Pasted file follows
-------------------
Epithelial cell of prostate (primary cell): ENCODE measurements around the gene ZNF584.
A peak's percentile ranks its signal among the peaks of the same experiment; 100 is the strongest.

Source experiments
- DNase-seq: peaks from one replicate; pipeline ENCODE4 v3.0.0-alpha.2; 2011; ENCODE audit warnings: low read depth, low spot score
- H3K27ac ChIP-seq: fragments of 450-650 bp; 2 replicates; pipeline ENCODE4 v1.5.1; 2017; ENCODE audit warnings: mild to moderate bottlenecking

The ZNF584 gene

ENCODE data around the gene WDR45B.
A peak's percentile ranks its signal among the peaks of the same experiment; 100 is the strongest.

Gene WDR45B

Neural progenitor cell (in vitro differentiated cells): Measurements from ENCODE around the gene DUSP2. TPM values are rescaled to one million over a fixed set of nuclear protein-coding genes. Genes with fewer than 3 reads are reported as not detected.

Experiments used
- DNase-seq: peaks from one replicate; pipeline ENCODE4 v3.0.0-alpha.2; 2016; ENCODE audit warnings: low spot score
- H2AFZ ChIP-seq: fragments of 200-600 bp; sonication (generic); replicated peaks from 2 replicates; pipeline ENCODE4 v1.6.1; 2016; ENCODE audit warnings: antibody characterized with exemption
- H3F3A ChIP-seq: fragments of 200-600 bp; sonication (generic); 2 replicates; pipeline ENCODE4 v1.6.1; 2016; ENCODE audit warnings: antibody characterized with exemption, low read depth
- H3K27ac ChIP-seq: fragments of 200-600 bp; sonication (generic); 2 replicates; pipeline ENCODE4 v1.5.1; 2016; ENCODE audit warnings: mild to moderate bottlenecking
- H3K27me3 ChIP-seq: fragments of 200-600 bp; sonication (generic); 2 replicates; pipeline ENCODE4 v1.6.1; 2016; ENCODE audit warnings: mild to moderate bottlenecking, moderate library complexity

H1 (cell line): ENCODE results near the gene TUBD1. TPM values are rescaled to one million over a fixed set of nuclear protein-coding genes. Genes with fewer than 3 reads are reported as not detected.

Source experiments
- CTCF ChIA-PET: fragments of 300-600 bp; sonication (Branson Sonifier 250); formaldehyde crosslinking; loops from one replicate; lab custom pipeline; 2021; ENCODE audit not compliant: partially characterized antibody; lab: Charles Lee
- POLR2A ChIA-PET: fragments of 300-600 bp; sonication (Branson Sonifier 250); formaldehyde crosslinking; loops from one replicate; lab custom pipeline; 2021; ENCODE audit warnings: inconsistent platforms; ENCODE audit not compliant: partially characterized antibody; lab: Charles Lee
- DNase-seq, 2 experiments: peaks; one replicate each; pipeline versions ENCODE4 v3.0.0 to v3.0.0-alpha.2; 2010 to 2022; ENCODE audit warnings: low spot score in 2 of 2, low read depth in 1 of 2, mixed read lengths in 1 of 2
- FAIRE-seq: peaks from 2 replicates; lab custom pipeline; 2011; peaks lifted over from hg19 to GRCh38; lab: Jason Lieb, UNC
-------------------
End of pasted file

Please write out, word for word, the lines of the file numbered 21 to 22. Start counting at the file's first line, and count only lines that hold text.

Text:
- DNase-seq, 2 experiments: peaks; one replicate each; pipeline versions ENCODE4 v3.0.0 to v3.0.0-alpha.2; 2010 to 2022; ENCODE audit warnings: low spot score in 2 of 2, low read depth in 1 of 2, mixed read lengths in 1 of 2
- FAIRE-seq: peaks from 2 replicates; lab custom pipeline; 2011; peaks lifted over from hg19 to GRCh38; lab: Jason Lieb, UNC